My grandma migrated to Australia in the 80′s, and she talks about racist people in Australia. Did you experience racism?
Before we came in the 60′s, there was a Mauritian family that we knew who migrated to Australia, but they were looked down on so much that they went back to Mauritius.
At the time there was still a “White Australia” policy. A couple of years later, brothers and sisters of that family came to Australia and settled, they had no problem. So that brother who earlier went back to Mauritius came back to Australia with his family.

There was a little bit of racism, for example, when our boys went to school, they used to call them “wogs”. My boys are like their father and like me, we are dark skinned, and they were called “wogs”. But I can say I have never suffered from racism, people looking down on me. No, I have always been appreciated for who I am, for what I can offer. I have never suffered, but our children did.

When you first came to Australia did you work or did you stay at home?
No, I didn’t stay at home. I was a teacher in Mauritius.

(In Australia) I went to work in a kitchen as a kitchen hand, washing plates and dishes, peeling carrots and potatoes, but it was only for one month. In that period I rented a typewriter and I taught myself typing every evening.

At the time the Government would employ clerks to work in different departments, but I couldn’t get a job in a department unless I was a typist. After a couple of weeks when I got the speed up, I went for a test. I passed and they offered me jobs in various departments: Customs, Immigration, Police. I chose the Police Department. So a couple of months after we arrived in Australia, I went to the (NSW) Police Department and started to work there as a typist until 1974.

My brother was like an advisory counsellor to me. In 1974 he suggested I apply to a Commonwealth department. So I went and sat for the test and started in the Post Master General’s Department, then I worked with Telecom for seven years. After that, I joined Immigration for 12 or 13 years before I retired. I retired from Immigration as an Assessing Officer.

When you went back on holidays (to Mauritius) did you find any changes in the country?
Yes, lots of changes. They are improving. If I had stayed in Mauritius, today I wouldn’t be alive. I am a heart transplant recipient. Seven years ago, that is here, I developed heart problems, a heart condition, and I was checked by doctors at St Vincent’s Hospital.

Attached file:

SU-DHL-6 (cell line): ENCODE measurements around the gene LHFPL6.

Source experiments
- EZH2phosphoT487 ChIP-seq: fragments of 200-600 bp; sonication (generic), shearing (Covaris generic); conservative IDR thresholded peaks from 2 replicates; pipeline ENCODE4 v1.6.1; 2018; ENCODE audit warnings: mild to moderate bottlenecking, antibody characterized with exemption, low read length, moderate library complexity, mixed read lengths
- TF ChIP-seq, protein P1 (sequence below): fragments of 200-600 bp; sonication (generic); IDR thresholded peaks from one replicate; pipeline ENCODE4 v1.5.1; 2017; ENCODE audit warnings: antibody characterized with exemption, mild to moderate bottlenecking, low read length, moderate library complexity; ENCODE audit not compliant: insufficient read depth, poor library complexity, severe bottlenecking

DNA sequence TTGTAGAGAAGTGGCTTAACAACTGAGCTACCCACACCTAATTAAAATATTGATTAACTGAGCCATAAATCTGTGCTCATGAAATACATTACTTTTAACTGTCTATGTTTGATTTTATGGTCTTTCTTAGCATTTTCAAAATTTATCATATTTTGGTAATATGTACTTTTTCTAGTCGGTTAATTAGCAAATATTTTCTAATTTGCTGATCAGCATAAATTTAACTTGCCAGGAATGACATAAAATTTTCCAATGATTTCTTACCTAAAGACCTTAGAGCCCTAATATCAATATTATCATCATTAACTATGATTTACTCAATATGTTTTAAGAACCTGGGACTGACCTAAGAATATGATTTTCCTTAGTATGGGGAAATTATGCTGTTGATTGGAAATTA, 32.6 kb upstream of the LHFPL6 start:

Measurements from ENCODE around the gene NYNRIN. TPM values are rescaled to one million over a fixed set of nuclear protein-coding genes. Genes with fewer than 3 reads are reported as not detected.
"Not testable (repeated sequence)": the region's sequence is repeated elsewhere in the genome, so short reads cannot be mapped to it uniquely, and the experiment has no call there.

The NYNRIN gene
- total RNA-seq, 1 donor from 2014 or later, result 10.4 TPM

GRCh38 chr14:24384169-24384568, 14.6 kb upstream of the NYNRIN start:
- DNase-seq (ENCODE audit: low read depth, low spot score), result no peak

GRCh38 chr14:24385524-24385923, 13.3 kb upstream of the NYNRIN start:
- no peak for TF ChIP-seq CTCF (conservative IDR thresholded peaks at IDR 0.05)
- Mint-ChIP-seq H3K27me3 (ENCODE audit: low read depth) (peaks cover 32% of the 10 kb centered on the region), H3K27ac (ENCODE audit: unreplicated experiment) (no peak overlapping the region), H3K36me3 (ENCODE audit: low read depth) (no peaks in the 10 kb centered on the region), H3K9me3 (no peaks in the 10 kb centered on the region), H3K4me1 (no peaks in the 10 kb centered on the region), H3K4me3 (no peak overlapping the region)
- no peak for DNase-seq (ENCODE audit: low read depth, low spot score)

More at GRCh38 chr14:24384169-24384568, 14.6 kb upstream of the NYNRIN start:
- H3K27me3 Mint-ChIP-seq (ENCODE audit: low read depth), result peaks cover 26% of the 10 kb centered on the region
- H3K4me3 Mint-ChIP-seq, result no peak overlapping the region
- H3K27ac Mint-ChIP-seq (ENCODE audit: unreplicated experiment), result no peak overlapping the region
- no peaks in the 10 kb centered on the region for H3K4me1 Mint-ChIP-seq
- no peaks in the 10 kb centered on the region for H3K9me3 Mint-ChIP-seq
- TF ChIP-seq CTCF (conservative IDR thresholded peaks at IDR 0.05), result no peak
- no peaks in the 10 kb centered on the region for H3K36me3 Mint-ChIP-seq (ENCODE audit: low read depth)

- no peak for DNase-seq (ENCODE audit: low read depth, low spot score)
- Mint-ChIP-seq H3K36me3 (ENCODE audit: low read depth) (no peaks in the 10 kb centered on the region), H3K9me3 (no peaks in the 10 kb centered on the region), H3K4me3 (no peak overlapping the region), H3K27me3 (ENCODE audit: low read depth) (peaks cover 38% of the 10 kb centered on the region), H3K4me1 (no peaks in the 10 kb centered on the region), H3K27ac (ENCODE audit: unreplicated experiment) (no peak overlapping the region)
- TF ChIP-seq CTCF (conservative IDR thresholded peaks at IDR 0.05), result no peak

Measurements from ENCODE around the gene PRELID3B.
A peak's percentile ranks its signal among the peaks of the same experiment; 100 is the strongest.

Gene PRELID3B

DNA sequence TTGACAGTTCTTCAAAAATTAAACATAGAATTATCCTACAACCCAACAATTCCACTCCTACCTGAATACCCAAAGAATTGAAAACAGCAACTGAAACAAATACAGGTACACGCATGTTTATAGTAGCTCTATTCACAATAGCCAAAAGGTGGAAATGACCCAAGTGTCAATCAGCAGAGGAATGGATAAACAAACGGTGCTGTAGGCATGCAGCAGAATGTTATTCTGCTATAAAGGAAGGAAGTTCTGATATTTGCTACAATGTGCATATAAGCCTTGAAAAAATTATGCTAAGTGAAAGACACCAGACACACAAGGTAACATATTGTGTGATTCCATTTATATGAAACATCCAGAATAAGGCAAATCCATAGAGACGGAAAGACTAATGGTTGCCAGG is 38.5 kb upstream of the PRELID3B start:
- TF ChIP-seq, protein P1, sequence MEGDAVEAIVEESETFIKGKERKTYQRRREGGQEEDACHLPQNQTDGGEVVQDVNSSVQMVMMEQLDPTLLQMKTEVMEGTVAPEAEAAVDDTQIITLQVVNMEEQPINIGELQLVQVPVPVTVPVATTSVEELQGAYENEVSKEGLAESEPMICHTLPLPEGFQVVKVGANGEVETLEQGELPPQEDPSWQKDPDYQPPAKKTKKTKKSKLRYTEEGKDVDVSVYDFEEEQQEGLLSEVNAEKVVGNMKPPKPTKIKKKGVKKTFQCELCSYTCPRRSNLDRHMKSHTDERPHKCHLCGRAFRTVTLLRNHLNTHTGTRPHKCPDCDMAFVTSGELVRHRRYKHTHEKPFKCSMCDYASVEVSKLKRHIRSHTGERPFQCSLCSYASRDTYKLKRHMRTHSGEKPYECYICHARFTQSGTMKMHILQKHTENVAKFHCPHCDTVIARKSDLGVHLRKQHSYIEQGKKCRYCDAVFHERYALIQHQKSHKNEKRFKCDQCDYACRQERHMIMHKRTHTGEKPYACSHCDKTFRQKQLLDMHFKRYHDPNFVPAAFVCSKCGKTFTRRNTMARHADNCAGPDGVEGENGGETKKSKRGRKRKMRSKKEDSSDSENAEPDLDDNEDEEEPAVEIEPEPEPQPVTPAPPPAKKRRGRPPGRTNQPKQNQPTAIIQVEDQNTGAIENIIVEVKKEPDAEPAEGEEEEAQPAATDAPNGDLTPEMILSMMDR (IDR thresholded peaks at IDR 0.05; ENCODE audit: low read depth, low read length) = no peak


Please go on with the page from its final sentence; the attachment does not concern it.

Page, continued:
They decided to help me survive and told me I needed a new heart, a transplant. So they operated on me, took out my old heart and gave me a new heart. Two years later I was sick again and they gave me a pacemaker. I’m on a lot of medication.

If I was in Mauritius I wouldn’t be alive because they don’t have those facilities, the medical advancements that we have here. They have hospitals in Mauritius but not the modern technology to perform a transplant. If someone has got problems with their heart, like blockage or whatever, they come to Australia for treatment. They have to pay. Fortunately I didn’t have to pay because I am an Australian Citizen. I had all my treatment free at St Vincent’s Hospital, and I still go there for treatment. So I can say that Mauritius is far behind Australia in this area. I am alive because of Australia. They have given me a chance and an extension of life.

Would you like to go back to Mauritius to live?
To visit only. I have cousins and friends there but my close family is here in Australia. My children and grandchildren are here, so that’s where I want to stay, and live. When I die, this is the place where my bones will be laid to rest. Australia is my home.

What would you do if you were walking down the street or in the shopping centre and a person comes to you and tells you to go back to your country?
I’ll say, “My country is here, I don’t have to go back anywhere. What are you talking about? You are foolish. This is my country and this is where I will stay”.

I don’t have to give them details where I come from and how many years I have been here. I would just tell them that I am an Australian. As they say, “A fair dinkum Aussie”.